The Kootenay Lake school board debates reconfiguration plans at a nearly four-hour meeting Tuesday night that featured plenty of opposition from parents. Photo: Tyler Harper

The Kootenay Lake school board debates reconfiguration plans at a nearly four-hour meeting Tuesday night that featured plenty of opposition from parents. Photo: Tyler Harper

School District 8 votes to move Grade 9 from LVR to Trafalgar

The board also delayed a decision on reconfiguring grades at Slocan schools

A contentious plan to compensate for overcrowding at L.V. Rogers by moving Grade 9 students to Trafalgar Middle School beginning in September 2021 was approved by School District 8’s board of trustees last week.

The reconfiguration includes expansion to Grade 6 at Hume School, Rosemont Elementary and South Nelson, which will give families the option of holding children back for a year before entering the new Grade 6 to 9 model at Trafalgar.

Enrolment projections provided by the district show L.V. Rogers currently has 741 students, or 16 more than its operating capacity of 725. If LVR stayed a Grade 9 to 12 school, that number would grow to 881 students by 2027.

Trafalgar, which has Grades 6 to 8, is 160 students under its capacity limit of 575 and has space for an extra grade.

District board chair Lenora Trenaman said it was imperative a decision was made before LVR’s student population became unsustainable.

“We can see the train is on the track and we’re not going to have room,” she said.

A decision was also scheduled to be made on reconfiguration plans for Slocan Valley schools including Winlaw Elementary, Brent Kennedy Elementary and Mount Sentinel Secondary, but that was delayed to the board’s next meeting on Jan. 28 to allow for further consultation.

Although public meetings about the district’s 10-year facilities plan have been underway throughout the year, it was only in November when the possibility of moving Grade 9 to Trafalgar was brought to parents.

The initial plan was to relocate students for the 2020-21 year. That enraged parents, who voiced their opposition at a public meeting Dec. 5 and again at Tuesday’s board meeting that ran for nearly four hours.

The rushed timeline was the main complaint, but several others were raised including: the age disparity between Grade 6 and 9 under one roof; the need for renovations at the 91-year-old Trafalgar building; confusion over why capacity information is only now being released; emotional wellbeing of students; students who leave private schools such as St. Joseph’s or Waldorf and must spend one year at Trafalgar before moving into LVR; and the general state of repairs needed at Trafalgar.

It was just three years ago that the board voted to shut down Trafalgar and replace it with a new South Nelson Elementary.

That led to confusion from parents over why the board was now refocusing on a school it only recently planned to demolish.

Trenaman said the decision was taken out of the board’s hands when the Ministry of Education failed to fund a new school. The B.C. Liberal government of the time, she said, had a higher threshold for what it considered a full school than the current John Horgan government.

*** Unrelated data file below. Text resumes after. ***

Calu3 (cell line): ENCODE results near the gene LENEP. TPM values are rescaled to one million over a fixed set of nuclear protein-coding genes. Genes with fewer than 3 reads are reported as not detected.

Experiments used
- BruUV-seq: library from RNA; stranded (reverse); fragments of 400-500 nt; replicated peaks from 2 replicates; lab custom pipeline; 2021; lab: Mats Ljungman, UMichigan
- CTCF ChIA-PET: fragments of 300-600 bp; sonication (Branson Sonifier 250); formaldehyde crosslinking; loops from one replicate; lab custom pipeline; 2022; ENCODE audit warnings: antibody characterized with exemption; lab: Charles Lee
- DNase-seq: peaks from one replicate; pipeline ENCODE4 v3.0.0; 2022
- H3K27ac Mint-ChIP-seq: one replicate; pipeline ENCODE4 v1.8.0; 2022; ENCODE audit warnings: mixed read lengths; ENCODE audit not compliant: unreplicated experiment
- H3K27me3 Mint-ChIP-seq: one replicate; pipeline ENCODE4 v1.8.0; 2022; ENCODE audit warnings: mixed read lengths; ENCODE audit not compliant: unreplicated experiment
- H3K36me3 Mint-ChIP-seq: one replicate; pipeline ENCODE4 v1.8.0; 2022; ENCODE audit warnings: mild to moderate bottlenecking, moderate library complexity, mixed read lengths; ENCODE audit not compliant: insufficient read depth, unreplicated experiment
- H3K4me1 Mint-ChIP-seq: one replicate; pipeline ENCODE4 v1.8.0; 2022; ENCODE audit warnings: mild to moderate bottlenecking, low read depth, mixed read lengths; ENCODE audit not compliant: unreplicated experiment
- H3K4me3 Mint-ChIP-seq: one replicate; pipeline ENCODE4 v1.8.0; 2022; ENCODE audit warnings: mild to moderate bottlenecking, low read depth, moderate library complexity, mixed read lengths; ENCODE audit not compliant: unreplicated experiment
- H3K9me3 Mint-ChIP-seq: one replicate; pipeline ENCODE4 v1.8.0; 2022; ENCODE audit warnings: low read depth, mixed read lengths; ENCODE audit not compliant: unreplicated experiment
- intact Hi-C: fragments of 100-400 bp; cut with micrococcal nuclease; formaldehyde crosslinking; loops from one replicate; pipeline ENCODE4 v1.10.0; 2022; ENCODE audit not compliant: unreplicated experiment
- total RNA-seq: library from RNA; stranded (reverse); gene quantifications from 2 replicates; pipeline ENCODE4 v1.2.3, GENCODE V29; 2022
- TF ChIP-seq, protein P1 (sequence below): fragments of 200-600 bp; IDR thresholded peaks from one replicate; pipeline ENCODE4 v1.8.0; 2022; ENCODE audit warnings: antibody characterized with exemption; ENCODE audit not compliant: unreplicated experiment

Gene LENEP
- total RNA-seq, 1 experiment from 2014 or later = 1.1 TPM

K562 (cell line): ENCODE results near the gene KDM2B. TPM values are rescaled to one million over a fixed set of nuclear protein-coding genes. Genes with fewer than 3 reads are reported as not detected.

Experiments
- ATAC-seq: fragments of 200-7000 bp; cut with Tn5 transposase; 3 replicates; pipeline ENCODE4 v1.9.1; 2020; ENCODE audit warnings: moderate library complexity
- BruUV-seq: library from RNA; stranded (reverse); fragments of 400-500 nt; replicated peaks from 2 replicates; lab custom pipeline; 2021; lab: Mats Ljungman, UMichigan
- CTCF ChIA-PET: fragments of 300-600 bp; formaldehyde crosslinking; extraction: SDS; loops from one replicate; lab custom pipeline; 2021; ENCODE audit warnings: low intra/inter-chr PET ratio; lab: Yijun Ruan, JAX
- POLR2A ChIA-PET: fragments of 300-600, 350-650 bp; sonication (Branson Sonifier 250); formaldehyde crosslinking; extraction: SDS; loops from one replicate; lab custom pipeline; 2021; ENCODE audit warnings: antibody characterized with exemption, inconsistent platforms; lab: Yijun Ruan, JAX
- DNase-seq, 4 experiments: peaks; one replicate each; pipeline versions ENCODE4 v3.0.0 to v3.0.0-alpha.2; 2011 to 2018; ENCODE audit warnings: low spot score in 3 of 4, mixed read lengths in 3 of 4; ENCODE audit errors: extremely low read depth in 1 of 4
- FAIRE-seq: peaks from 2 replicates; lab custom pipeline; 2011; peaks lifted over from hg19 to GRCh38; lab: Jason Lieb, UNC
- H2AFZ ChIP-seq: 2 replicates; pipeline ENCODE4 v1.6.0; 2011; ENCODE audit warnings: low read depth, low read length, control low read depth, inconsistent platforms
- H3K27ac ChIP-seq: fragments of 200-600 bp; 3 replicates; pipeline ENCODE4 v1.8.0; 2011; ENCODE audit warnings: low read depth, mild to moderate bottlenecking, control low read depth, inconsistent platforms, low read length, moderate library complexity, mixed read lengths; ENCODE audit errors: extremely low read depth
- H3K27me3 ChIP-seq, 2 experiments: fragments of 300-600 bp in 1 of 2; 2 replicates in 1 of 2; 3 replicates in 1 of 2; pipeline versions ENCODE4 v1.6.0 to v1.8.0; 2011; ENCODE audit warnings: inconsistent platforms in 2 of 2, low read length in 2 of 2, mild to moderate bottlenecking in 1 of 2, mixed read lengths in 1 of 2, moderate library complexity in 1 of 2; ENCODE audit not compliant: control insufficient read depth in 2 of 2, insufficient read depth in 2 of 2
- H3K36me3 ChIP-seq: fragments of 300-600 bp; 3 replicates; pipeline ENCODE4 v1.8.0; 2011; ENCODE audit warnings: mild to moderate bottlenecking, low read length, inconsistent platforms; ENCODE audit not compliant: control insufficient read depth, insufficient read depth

She added extreme population growth in the Lower Mainland school districts means that’s where all the ministry funds are currently being allocated.

“It is sucking the capital funding right out of options for the rural, and that’s the reality. … The rural communities have to work really hard to build their case to attain capital funding for new builds, particularly.”

Some parents suggested expansion to LVR in the form of portables, but superintendent Christine Perkins told the meeting there was no interest from the ministry in funding those types of classrooms, nor was there space on the school grounds for additional buildings.

The board considered two other options for Trafalgar. One was an identical plan, but rushed to begin next September. Another proposed kindergarten to Grade 9 configurations for every Nelson elementary school similar to what Wildflower School currently has. Neither option was given much thought.

The long-range facilities plan for 2019 to 2030, meanwhile, was unanimously approved for adoption. Secretary-treasurer Michael McLellan stressed the plan is only a guiding document and not a strict road plan, but that the ministry needed it when considering the district’s funding requests.

That plan can be read online here.

The change is the latest in a series of reconfigurations for Trafalgar that stretch back to its opening in 1928.

It was supposed to be an elementary school to address overcrowding at Hume and Central schools, but opened instead as a junior high school with Grades 8 to 10. That changed to Grade 7 to 9 in the late 1980s, and again to Grade 6 to 8 in 2008 when Grade 9 students were moved to LVR.

Trenaman acknowledged the public criticisms of the board’s latest plan, but asked for patience while the district and school staff turn to addressing the logistics of moving Grade 9 to Trafalgar.

“I would say change is always difficult. It’s always hard. It’s very difficult for the board as well,” she said.

“What I can tell you is I have complete and full confidence of the good work and the heart of the educators and the staff … Children are very resilient and, between the resiliency of our students and the capacity of our stellar staff, I know they will find it’s not going to be nearly as daunting as what they thought it might be.”

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